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HISTORY: The Day the United States Defaulted on Treasury Bills
Tax Policy Center ^ | 05/31/2011 | Donald Marron

Posted on 05/31/2011 7:45:44 AM PDT by SeekAndFind

Since the day of Alexander Hamilton, the United States has never defaulted on the federal debt.

That’s what we budget-watchers always say. It’s a great talking point. One that helps bolster the argument that default should not be an option in Washington’s ongoing debt limit slowdown.

There’s just one teensy problem: it isn’t true. As Jason Zweig of the Wall Street Journal recently noted, the United States defaulted on some Treasury bills in 1979. And it paid a steep price for stiffing bondholders.

Terry Zivney and Richard Marcus describe the default in The Financial Review (sorry, I can’t find an ungated version):

Investors in T-bills maturing April 26, 1979 were told that the U.S. Treasury could not make its payments on maturing securities to individual investors. The Treasury was also late in redeeming T-bills which become due on May 3 and May 10, 1979. The Treasury blamed this delay on an unprecedented volume of participation by small investors, on failure of Congress to act in a timely fashion on the debt ceiling legislation in April, and on an unanticipated failure of word processing equipment used to prepare check schedules.

The United States thus defaulted because Treasury’s back office was on the fritz.

This default was, of course, temporary. Treasury did pay these T-bills after a short delay. But it balked at paying additional interest to cover the period of delay. According to Zivney and Marcus, it required both legal arm twisting and new legislation before Treasury made all investors whole for that additional interest.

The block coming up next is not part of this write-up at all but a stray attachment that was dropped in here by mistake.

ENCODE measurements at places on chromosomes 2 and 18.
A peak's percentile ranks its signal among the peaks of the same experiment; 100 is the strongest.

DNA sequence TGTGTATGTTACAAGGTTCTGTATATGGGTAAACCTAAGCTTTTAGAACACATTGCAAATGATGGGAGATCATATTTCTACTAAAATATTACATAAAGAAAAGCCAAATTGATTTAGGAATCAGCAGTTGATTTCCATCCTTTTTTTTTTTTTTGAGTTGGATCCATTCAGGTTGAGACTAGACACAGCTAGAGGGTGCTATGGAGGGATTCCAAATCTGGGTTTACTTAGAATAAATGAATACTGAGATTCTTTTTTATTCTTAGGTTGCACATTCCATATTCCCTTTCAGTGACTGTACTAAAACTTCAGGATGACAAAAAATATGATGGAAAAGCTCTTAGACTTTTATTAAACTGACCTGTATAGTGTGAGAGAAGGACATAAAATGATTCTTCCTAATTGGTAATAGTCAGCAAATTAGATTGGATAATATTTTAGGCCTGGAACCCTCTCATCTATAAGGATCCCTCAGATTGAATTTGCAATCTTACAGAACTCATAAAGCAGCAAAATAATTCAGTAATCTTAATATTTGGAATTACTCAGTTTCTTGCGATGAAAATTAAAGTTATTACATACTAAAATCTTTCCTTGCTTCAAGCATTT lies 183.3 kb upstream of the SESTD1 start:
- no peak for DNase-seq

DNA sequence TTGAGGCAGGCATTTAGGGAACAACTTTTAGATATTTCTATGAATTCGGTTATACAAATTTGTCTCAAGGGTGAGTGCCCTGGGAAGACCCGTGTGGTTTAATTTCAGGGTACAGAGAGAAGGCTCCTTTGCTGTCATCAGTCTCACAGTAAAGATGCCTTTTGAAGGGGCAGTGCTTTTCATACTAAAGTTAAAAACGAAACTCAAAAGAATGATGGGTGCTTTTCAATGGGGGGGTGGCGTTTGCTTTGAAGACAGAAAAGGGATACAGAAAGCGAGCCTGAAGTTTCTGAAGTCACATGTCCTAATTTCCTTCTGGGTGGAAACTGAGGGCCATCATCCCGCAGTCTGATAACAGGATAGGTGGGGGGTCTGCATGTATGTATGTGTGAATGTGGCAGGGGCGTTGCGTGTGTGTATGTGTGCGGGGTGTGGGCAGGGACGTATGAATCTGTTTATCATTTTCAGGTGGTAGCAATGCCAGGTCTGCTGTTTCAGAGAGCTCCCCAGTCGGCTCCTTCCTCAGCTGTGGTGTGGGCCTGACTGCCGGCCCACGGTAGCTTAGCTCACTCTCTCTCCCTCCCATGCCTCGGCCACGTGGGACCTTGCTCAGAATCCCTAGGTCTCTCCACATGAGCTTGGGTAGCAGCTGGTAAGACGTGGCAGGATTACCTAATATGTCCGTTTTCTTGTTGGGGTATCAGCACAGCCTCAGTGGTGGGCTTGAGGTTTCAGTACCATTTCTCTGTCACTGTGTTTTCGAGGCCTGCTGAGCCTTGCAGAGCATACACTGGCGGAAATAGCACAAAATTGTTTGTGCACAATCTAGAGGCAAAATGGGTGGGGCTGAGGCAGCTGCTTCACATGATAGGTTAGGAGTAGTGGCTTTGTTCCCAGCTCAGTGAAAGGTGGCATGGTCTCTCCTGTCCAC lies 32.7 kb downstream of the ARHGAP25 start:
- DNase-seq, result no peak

Some may quibble about whether this constitutes default. After all, the United States did eventually make its payments. And the disruption applied to only a sliver of its debt – certain T-bills owned by individual investors.

But I think it’s unambiguous. A debt default occurs anytime a creditor fails to make a timely interest or principal payment. By that standard, the United States did default. It was small. It was unintentional. But it was indeed a default.

And the nation still stands. But that hardly means we should run the experiment again and at larger scale. Zivney and Marcus examined what happened to T-bill interest rates as a result of this small, temporary default. They find a surprisingly large effect. As best they can tell, T-bill interest rates increased about 60 basis points after the first default and remained elevated for at least several months thereafter. A simple way to see that is to look at daily changes in T-bill yields: